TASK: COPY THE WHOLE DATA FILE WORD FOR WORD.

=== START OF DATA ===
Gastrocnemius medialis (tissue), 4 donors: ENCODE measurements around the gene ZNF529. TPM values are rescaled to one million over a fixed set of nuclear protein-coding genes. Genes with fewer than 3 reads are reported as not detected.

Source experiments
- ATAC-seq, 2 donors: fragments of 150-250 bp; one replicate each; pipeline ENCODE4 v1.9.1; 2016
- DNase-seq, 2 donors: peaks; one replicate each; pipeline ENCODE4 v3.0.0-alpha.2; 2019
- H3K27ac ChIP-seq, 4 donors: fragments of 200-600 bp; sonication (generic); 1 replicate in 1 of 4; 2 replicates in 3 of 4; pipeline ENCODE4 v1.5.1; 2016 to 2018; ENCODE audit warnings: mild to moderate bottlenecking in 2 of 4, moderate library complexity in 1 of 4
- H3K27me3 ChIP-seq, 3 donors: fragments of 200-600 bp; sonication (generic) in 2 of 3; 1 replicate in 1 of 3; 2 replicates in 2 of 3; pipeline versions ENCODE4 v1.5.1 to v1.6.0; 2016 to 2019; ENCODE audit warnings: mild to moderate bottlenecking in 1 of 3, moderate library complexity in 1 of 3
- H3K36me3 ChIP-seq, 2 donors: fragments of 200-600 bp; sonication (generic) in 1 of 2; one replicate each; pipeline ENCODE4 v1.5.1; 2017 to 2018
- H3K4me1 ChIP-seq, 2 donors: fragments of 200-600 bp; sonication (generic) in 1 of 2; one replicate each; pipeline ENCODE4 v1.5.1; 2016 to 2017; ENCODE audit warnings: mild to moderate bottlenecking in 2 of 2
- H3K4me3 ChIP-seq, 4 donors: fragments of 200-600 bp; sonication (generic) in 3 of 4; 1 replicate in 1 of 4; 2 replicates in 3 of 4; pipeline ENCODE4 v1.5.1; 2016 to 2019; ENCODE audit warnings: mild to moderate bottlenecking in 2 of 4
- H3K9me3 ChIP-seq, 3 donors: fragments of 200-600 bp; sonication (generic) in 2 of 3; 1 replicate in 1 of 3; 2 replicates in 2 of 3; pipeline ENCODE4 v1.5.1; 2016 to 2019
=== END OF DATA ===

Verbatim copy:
Gastrocnemius medialis (tissue), 4 donors: ENCODE measurements around the gene ZNF529. TPM values are rescaled to one million over a fixed set of nuclear protein-coding genes. Genes with fewer than 3 reads are reported as not detected.

Source experiments
- ATAC-seq, 2 donors: fragments of 150-250 bp; one replicate each; pipeline ENCODE4 v1.9.1; 2016
- DNase-seq, 2 donors: peaks; one replicate each; pipeline ENCODE4 v3.0.0-alpha.2; 2019
- H3K27ac ChIP-seq, 4 donors: fragments of 200-600 bp; sonication (generic); 1 replicate in 1 of 4; 2 replicates in 3 of 4; pipeline ENCODE4 v1.5.1; 2016 to 2018; ENCODE audit warnings: mild to moderate bottlenecking in 2 of 4, moderate library complexity in 1 of 4
- H3K27me3 ChIP-seq, 3 donors: fragments of 200-600 bp; sonication (generic) in 2 of 3; 1 replicate in 1 of 3; 2 replicates in 2 of 3; pipeline versions ENCODE4 v1.5.1 to v1.6.0; 2016 to 2019; ENCODE audit warnings: mild to moderate bottlenecking in 1 of 3, moderate library complexity in 1 of 3
- H3K36me3 ChIP-seq, 2 donors: fragments of 200-600 bp; sonication (generic) in 1 of 2; one replicate each; pipeline ENCODE4 v1.5.1; 2017 to 2018
- H3K4me1 ChIP-seq, 2 donors: fragments of 200-600 bp; sonication (generic) in 1 of 2; one replicate each; pipeline ENCODE4 v1.5.1; 2016 to 2017; ENCODE audit warnings: mild to moderate bottlenecking in 2 of 2
- H3K4me3 ChIP-seq, 4 donors: fragments of 200-600 bp; sonication (generic) in 3 of 4; 1 replicate in 1 of 4; 2 replicates in 3 of 4; pipeline ENCODE4 v1.5.1; 2016 to 2019; ENCODE audit warnings: mild to moderate bottlenecking in 2 of 4
- H3K9me3 ChIP-seq, 3 donors: fragments of 200-600 bp; sonication (generic) in 2 of 3; 1 replicate in 1 of 3; 2 replicates in 2 of 3; pipeline ENCODE4 v1.5.1; 2016 to 2019